environmental sustainability and the one that I feel I can make a valuable contribution to. By nature of our climate heating is a necessity. It is required to keep the clinic at an optimum temperature for my own and client comfort, and to warm draping materials. This incurs a cost, which contributes in one area while taking away in the other so in effect I believe it balances out economic sustainability. To ensure this is turned around to my advantage I have recently incorporated a more energy efficient heating system, in the form of an electric heat pump, to compliment existing heating so as to reduce “cold heating”. This has the added advantage of being able to be used as a drying mechanism for the laundry.

By actively being sustainable in my practice, socially, environmentally and economically, I am making not only a valuable contribution our clients wellbeing but to that of “our planet”

Personal thoughts
Class notes


McQuillan, D., (2009)). Retrieved May 22, 2009 from http://elluminate.tekotago.ac.nz/play_recording_confirmation.html

Wikipedia, Retrieved May 20, 2009, from http://en.wikipedia.org/wiki/Sustainability, and http://en.wikipedia.org/wiki/Sustainable_development

Tuesday, May 19, 2009

Fundamentals Blog: Task 4: The ethics of professional practice. Due date: May 20th 2009
Barbara Newton

Ethics are a set of principle or system of moral values with respect to their rightness and wrongness of certain action ( Dictionary Reference), defined as rules or standards, of expected conduct governing the conduct of an individual, groups, or members of a profession ( Merriam Webster, McQuillan ( 2009) and Salvo (2007).
For the purposes of our study the ethical considerations for massage therapy fall into four main categories: client orientated care; therapeutic relationship; scope of practice; and ethical decision making. Here in New Zealand for registered therapists and members these are mapped out by the Massage New Zealand ( MNZ) Code of Ethics.

1) Client orientated care“ A practitioner shall endeavor to serve the best interests of their client at all times and to provide the highest quality service possible”( MNZ, Code of ethics)
Treatment must first and fore mostly focus on the best interests of the client: according to their goals, be undertaken with respect, and ensuring all communications are clear and understood especially when denoting clear boundaries with regard to role, responsibilities, expectations and limitations to the client, and that this is done with compassion and awareness of power differentials.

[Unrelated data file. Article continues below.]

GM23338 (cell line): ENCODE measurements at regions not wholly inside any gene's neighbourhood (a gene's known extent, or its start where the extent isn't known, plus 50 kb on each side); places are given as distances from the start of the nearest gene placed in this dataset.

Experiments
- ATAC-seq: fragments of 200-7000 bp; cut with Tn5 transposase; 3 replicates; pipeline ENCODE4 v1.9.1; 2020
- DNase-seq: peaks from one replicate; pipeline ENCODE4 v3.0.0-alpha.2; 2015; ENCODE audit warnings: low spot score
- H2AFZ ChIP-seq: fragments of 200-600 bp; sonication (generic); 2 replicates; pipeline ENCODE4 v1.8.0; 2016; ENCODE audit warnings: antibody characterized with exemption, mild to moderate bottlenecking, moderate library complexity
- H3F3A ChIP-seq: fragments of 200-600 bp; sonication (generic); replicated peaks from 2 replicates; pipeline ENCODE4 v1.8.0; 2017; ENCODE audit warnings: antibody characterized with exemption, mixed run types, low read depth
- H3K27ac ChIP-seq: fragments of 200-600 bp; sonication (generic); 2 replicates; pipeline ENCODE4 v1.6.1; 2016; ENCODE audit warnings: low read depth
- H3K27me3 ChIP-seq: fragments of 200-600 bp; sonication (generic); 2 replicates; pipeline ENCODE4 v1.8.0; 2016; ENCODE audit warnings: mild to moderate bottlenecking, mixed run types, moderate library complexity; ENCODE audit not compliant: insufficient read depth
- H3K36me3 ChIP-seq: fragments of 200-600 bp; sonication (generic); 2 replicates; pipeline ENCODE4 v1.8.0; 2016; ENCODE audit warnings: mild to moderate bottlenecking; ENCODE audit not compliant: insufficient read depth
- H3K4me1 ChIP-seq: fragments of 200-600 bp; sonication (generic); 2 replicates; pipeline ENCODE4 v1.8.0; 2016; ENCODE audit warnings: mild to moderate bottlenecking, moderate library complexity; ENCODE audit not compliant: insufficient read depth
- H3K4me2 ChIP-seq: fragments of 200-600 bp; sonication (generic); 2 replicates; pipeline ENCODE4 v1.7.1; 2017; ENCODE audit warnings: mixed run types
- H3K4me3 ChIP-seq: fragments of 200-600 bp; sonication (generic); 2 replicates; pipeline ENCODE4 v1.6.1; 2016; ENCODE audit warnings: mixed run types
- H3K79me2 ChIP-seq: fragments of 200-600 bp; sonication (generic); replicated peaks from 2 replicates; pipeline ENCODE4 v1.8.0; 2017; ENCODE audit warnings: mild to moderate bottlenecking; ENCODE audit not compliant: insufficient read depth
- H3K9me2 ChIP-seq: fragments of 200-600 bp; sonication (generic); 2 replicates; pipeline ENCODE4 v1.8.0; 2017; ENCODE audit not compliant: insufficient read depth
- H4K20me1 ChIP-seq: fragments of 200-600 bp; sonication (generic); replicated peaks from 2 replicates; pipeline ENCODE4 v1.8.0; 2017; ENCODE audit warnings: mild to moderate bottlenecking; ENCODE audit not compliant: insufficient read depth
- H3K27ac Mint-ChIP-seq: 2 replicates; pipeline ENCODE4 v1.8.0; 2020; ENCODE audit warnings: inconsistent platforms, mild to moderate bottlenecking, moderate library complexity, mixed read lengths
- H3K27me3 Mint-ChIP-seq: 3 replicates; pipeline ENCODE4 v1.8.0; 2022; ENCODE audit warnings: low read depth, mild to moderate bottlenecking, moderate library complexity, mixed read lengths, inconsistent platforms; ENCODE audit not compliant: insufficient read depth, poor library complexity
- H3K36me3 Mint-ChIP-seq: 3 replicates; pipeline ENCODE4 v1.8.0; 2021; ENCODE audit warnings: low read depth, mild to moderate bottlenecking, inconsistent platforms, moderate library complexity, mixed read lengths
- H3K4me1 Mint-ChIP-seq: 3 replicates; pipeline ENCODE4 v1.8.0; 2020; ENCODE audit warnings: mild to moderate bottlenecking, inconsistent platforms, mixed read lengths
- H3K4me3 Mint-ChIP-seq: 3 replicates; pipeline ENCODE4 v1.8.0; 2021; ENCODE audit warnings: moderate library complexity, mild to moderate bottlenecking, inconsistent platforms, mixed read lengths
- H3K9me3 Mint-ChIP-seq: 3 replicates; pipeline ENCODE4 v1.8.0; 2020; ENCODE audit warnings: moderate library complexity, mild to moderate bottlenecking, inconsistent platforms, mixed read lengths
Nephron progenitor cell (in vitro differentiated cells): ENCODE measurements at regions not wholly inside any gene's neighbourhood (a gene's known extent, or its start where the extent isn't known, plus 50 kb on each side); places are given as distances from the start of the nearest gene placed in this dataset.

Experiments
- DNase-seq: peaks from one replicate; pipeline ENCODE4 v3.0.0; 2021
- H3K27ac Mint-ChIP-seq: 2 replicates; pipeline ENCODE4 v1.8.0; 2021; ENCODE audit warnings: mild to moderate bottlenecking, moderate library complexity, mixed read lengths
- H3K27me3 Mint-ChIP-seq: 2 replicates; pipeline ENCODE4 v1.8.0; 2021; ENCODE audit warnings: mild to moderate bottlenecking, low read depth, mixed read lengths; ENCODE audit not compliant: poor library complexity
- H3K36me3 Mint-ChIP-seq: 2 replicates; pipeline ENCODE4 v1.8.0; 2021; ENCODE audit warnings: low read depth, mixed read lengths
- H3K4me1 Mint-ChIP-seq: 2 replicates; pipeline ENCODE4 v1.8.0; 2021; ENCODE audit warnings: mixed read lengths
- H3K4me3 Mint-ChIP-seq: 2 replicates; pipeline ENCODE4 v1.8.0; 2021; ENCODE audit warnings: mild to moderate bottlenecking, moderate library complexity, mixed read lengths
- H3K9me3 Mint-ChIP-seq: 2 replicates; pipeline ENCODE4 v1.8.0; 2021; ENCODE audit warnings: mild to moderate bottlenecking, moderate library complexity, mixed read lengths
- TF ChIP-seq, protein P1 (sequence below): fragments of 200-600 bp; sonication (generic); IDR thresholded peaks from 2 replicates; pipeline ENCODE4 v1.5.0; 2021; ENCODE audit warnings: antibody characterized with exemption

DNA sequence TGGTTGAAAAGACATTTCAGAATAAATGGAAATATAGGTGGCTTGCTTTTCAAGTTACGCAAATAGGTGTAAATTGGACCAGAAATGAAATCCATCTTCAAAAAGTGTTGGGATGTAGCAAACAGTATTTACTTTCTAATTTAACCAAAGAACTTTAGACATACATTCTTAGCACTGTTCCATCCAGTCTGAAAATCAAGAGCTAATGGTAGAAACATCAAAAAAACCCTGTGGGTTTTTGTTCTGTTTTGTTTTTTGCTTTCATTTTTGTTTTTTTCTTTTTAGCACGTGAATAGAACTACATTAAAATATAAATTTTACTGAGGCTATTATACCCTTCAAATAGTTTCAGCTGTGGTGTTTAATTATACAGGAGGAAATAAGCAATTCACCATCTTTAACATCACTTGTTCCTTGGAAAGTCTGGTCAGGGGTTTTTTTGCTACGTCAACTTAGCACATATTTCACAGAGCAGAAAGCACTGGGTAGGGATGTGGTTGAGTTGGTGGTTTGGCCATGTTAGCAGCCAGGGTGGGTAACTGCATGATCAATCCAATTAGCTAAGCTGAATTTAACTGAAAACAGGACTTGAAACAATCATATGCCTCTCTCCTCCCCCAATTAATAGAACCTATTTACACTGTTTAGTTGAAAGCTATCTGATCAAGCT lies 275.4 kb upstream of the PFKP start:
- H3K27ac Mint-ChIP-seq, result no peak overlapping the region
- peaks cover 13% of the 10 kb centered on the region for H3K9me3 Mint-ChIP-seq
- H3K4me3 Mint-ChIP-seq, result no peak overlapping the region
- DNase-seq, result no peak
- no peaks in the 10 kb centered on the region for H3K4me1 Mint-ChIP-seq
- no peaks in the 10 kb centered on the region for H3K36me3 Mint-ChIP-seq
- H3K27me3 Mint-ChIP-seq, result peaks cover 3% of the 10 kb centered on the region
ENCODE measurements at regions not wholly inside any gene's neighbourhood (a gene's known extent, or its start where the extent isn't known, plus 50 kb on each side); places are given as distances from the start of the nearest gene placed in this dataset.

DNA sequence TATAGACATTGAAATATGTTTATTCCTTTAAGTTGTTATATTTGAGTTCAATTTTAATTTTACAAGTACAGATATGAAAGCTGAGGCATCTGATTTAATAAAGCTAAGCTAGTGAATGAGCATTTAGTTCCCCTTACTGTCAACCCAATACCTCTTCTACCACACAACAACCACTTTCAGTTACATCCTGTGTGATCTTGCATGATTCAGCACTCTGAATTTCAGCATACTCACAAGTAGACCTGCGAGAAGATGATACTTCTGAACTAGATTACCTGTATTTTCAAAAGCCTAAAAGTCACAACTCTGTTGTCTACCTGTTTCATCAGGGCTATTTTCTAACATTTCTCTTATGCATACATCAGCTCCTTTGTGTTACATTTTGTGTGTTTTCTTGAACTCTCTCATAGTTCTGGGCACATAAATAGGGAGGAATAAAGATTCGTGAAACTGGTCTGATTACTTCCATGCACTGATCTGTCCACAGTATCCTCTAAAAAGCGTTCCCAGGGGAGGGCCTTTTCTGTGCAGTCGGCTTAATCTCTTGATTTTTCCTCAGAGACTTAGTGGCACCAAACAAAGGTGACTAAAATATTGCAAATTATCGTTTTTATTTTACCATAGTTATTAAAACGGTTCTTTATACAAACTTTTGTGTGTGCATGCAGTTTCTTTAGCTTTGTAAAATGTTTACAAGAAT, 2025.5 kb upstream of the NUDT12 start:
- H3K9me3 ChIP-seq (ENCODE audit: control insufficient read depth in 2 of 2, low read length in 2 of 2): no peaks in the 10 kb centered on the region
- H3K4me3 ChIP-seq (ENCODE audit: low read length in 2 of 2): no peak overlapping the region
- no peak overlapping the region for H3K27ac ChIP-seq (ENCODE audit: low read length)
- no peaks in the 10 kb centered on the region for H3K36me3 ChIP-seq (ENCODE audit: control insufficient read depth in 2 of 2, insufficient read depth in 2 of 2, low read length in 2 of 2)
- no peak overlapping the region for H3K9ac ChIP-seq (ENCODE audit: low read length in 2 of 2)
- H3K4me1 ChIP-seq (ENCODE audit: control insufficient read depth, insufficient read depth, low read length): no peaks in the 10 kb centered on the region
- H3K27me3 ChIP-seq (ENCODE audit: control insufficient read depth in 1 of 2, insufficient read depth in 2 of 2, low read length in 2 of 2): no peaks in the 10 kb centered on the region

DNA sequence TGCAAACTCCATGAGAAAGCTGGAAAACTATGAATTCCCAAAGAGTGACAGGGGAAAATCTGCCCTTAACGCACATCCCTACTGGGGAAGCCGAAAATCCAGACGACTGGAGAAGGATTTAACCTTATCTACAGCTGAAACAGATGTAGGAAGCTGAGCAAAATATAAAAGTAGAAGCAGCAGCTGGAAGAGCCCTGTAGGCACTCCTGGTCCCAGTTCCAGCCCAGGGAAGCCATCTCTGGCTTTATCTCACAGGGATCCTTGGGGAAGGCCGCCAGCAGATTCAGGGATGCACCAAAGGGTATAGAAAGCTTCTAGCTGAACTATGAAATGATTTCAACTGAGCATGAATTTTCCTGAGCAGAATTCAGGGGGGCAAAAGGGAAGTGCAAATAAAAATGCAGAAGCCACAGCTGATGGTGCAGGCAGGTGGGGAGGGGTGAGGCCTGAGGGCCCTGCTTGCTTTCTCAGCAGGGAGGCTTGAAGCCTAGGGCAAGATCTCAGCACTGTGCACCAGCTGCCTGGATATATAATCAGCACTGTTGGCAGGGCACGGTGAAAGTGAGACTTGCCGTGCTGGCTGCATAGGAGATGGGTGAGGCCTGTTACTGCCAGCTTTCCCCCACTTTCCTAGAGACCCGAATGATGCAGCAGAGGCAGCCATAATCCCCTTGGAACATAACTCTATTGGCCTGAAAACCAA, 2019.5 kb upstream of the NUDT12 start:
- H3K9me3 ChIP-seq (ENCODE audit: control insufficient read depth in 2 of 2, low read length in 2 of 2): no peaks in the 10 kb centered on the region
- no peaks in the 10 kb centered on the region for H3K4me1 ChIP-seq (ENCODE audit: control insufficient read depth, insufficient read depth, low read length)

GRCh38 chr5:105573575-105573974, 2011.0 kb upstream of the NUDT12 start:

2) Therapeutic relationship
The therapeutic relationship between the therapist and client is all about trust, integrity, experience and whether or not he client feels comfortable in all aspects of the treatment by the therapist. This is probably the most important category and consists of two areas: professionalism and informed consent.

a) Professionalism is conveyed to the client through image and behaviour.
As the massage industry is an emerging one it must differentiate from itself from other health providers by, at least meeting expectations but preferably exceeding them, in the therapists presentation, appearance, attitude and behaviour.
Image: clean, hygienic, tidy therapist and premises.
Behaviour: From the MNZ Code of Ethics: respect for client, refraining from being under the influence of any mind altering drugs or alcohol during treatments, and “a practitioner shall not enter into an intimate or sexual relationship with a patient while the patient is under their care”. This is easier said than done however as adjudged by breaches to other health professional code of ethics reported in the media.

As part of professionalism the therapist must avoid at all costs any conflict of interest, and personalization of the relationship by either transference or countertransference as they must be above reproach in this area.

b) Informed consent
The client should be informed on every aspect of their treatment session:
· of the process: such as clinical procedure, scope of practice, terms of payment, likely effects of massage etc
· their rights as per the Privacy, Health & Safety, Consumer Guarantee and Health & Disability Acts
· right to be informed of initial proceedings, feed back systems, sensitive body area and subsequent treatment plan
· Their right of refusal
· Right of confidentiality
· Clients personal privacy/space.
· Complaints procedure.
· Power differentials: Because the therapist is in both a physical and psychological advantageous position over the client, the aspect of informed consent is of paramount importance and cannot be stressed enough to ensure any power differentials are kept to a manageable level.

The importance of a therapeutic relationship is that it keeps the client not only safe, but happy, building belief and trust in what you are and what you are doing which will in turn relaxes the client. If the client believes and trusts the therapist, and your treatment then more positive outcomes are more likely,
(McQuillan, 2009 (Moerman, 2002)).

3) Scope of practice“A practitioner shall acknowledge the limitations of their skills and, when necessary, refer clients to the appropriate qualified health care professional” (MNZ, Code of Ethics)
This is about what you do and don’t do with relation to your training, experience, competency and qualifications. It is worth noting that training does not automatically mean competency, as this comes with experience.
It is important that others are aware of exactly what we do, not what they think we do, and whether or not it is appropriate, so it is necessary to have well defined communicated boundaries not only for client safety but so that they are aware of your capabilities.